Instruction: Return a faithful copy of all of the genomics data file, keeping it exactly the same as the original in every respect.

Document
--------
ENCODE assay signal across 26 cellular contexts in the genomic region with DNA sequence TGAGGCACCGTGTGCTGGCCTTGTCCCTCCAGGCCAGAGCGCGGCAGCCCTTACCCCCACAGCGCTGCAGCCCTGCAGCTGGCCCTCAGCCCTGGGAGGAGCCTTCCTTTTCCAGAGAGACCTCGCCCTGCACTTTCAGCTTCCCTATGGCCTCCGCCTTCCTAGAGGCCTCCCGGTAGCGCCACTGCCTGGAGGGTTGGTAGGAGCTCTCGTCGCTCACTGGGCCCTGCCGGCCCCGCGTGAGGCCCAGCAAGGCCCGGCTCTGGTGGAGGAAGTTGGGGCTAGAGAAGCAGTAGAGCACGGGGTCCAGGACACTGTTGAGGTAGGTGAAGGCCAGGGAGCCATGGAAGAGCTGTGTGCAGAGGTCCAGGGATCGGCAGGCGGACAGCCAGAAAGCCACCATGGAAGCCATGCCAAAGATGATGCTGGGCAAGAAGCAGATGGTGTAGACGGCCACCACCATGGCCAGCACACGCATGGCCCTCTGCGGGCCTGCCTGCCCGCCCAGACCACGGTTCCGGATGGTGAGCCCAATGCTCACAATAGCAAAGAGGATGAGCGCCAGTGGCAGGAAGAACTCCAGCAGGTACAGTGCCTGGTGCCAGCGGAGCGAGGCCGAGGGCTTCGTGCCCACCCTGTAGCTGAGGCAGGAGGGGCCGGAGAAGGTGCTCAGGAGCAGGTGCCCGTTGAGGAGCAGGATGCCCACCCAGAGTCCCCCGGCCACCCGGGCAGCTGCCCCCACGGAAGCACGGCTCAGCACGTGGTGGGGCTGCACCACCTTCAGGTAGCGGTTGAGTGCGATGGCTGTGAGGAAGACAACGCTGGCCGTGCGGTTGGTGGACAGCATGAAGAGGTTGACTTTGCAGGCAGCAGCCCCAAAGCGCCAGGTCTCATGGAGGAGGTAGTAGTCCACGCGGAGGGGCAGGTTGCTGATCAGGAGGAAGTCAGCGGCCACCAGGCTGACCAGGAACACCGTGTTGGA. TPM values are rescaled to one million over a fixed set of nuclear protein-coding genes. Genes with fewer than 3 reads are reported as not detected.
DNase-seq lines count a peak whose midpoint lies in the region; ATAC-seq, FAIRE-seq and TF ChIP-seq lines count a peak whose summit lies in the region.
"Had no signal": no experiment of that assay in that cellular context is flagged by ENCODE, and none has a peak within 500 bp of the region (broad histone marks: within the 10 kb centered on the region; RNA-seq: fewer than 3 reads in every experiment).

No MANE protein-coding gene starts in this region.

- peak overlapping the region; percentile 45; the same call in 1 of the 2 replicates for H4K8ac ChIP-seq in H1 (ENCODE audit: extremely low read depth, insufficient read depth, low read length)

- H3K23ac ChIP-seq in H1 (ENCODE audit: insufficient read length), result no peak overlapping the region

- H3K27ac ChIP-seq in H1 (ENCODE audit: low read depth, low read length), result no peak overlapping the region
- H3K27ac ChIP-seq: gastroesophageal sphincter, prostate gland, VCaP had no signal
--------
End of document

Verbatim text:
ENCODE assay signal across 26 cellular contexts in the genomic region with DNA sequence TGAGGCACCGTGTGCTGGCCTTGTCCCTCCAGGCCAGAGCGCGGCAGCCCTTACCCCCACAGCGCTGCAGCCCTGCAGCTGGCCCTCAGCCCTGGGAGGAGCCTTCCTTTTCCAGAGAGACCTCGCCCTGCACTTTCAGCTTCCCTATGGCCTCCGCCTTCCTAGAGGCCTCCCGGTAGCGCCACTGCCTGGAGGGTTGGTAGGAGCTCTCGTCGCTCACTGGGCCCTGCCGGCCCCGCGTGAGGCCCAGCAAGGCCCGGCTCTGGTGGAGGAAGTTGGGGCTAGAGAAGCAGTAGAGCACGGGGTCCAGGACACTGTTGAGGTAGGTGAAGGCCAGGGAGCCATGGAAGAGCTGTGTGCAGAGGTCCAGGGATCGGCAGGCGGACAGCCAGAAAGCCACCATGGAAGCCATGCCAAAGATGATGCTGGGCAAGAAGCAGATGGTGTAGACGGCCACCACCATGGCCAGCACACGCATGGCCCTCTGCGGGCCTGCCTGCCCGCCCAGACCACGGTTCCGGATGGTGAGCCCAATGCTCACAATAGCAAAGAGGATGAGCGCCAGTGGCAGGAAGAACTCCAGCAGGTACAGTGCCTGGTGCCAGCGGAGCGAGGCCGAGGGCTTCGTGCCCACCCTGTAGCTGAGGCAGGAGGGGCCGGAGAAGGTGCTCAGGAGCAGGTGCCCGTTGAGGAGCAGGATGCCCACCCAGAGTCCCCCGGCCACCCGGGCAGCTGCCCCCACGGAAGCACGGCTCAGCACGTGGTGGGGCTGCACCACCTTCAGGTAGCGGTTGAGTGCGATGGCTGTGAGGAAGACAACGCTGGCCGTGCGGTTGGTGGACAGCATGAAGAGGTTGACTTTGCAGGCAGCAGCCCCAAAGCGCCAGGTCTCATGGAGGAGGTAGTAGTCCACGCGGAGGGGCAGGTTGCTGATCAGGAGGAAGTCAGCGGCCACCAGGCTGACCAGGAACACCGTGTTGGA. TPM values are rescaled to one million over a fixed set of nuclear protein-coding genes. Genes with fewer than 3 reads are reported as not detected.
DNase-seq lines count a peak whose midpoint lies in the region; ATAC-seq, FAIRE-seq and TF ChIP-seq lines count a peak whose summit lies in the region.
"Had no signal": no experiment of that assay in that cellular context is flagged by ENCODE, and none has a peak within 500 bp of the region (broad histone marks: within the 10 kb centered on the region; RNA-seq: fewer than 3 reads in every experiment).

No MANE protein-coding gene starts in this region.

- peak overlapping the region; percentile 45; the same call in 1 of the 2 replicates for H4K8ac ChIP-seq in H1 (ENCODE audit: extremely low read depth, insufficient read depth, low read length)

- H3K23ac ChIP-seq in H1 (ENCODE audit: insufficient read length), result no peak overlapping the region

- H3K27ac ChIP-seq in H1 (ENCODE audit: low read depth, low read length), result no peak overlapping the region
- H3K27ac ChIP-seq: gastroesophageal sphincter, prostate gland, VCaP had no signal